Gaining Perspectives

The APS quarterly journal, Perspectives on Psychological Science, had a strong first year of publication. The 21 articles and two editorials featured in the first volume covered a broad range of topics, featured some of the most distinguished researchers in the field, and kept readers current with recent and exciting developments in our science as well as offering valuable historical and biographical information. The founding editor, APS Fellow Ed Diener, is a highly experienced editor, but particularly enjoys editing Perspectives because of the great ideas and articles that have come across his desk over the past year. Perspectives occupies a special niche among psychological journals by frequently printing longer and more integrative articles.

“I took on this new editorship because the possibilities for Perspectives seemed enormous,” said Diener, who is Alumni Distinguished Professor of Psychology at the University of Illinois Urbana-Champaign. “And I have had a great time doing it,” he added.

Now in the PsycInfo database, the first volume of Perspectives contains many pieces that are likely to become “citation classics.” In addition to scholarly articles, Perspectives also has published popular pieces such as APS Past President Michael S. Gazzaniga’s “Lunch with Leon,” a biography of Leon Festinger, and even some controversial articles, such as Lisa Feldman Barrett’s “Are emotions natural kinds?” and Timothy A. Salthouse’s “Mental exercise and mental aging: Evaluating the validity of the ‘use it or lose it’ hypothesis.” Controversial articles aren’t intended to be the focus of the journal, Diener says, but he will publish those that are well-written, and may even invite responses to them in the future.

The flow of excellent submissions has been so strong that Diener believes that it may become necessary to publish more often. “We have so many good articles coming in that we will soon outgrow being a quarterly,” he predicted.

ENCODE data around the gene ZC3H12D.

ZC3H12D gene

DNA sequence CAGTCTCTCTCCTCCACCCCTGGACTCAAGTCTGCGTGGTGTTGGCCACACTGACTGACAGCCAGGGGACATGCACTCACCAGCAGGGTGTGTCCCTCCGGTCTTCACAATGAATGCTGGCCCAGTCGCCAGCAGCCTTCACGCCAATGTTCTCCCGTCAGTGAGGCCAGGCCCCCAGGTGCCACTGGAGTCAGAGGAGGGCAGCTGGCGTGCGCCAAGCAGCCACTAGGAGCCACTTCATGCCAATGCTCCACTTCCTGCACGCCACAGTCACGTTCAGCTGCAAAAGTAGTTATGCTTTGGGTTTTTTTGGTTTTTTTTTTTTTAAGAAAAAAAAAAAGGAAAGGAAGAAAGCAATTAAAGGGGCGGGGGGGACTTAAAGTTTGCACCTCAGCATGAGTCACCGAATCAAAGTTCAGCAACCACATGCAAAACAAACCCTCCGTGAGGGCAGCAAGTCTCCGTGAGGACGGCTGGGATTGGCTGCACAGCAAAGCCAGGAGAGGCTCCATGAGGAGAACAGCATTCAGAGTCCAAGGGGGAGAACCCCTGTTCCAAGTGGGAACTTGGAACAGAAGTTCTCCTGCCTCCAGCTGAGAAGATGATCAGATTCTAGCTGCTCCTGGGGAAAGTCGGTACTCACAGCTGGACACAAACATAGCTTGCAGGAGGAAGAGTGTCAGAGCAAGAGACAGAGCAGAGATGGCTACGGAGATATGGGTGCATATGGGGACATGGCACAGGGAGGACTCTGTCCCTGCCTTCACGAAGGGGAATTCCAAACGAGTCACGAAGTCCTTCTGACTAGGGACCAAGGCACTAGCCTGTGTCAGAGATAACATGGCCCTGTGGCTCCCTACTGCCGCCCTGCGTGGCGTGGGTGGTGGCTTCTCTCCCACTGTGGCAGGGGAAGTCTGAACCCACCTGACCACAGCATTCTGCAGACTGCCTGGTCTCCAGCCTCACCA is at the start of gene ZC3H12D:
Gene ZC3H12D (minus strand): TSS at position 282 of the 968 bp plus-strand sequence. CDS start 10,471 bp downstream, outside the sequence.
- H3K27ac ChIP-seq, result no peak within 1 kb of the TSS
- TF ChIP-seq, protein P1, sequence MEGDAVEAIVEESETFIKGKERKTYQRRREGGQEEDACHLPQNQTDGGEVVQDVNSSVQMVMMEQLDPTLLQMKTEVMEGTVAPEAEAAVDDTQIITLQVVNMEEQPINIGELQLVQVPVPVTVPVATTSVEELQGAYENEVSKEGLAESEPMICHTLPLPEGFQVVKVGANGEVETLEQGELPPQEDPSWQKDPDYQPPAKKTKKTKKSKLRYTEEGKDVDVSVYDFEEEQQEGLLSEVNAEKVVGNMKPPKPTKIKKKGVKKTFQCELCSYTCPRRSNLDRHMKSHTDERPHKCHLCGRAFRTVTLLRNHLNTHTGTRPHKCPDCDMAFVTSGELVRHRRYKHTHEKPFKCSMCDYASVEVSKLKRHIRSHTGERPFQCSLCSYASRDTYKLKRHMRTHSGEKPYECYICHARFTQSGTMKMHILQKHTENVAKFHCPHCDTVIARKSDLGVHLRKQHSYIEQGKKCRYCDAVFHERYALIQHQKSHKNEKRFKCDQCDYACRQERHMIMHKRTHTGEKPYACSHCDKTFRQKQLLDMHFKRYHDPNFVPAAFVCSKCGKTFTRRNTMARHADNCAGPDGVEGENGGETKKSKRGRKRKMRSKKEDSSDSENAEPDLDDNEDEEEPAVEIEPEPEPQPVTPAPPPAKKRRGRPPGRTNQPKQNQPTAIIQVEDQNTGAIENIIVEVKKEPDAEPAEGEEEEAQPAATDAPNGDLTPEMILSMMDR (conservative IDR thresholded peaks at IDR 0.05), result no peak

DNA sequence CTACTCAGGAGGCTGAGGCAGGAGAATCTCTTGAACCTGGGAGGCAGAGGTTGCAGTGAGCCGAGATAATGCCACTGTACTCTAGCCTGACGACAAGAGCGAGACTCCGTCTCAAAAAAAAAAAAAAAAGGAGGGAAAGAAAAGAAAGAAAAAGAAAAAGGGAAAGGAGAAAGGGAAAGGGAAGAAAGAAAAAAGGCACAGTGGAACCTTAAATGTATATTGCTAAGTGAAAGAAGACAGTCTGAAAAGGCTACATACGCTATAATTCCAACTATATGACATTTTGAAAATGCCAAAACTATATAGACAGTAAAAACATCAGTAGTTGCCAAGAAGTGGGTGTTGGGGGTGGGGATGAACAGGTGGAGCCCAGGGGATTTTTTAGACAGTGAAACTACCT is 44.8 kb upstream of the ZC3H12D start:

“My goal is to be the most widely read psych journal in the world, but I would also like to be one of the very best psych journals in the world,” said Diener. To accomplish this goal, he is constantly searching for outstanding submissions. He encourages authors to send him abstract-length descriptions of their paper ideas, which is usually enough material for him to provide initial feedback. Diener also occasionally invites authors to submit work in order to ensure the wide variety of articles that has characterized the journal since its beginning.

“We want articles from all areas of psychology that are written in a way to capture the interest and attention of all scientific psychologists. These articles might be theoretical, reviews, humor, biographies, or opinion pieces — but they should be interesting and readable by those in other areas of psychology,” said Diener. One of the unique aspects of Perspectives is that it examines a larger picture of psychology, while reaching a substantial and varied readership. For authors, this means that their work is highly visible and more likely to be read by psychologists outside of their sub-disciplines.

“I am a firm believer in psychology as a unified science, and I am afraid it is becoming fractionated into sub-disciplines that don’t know what is happening in other areas,” said Diener. “That’s why I love this journal — it brings people from different areas of psychology together, in order to do their best work.”

Guidelines for submissions can be found at https://www.psychologicalscience.org/journals/index.cfm?journal=pps&content=pps/submissions. Authors may also contact Ed Diener at [email protected], with abstract-length ideas for papers.

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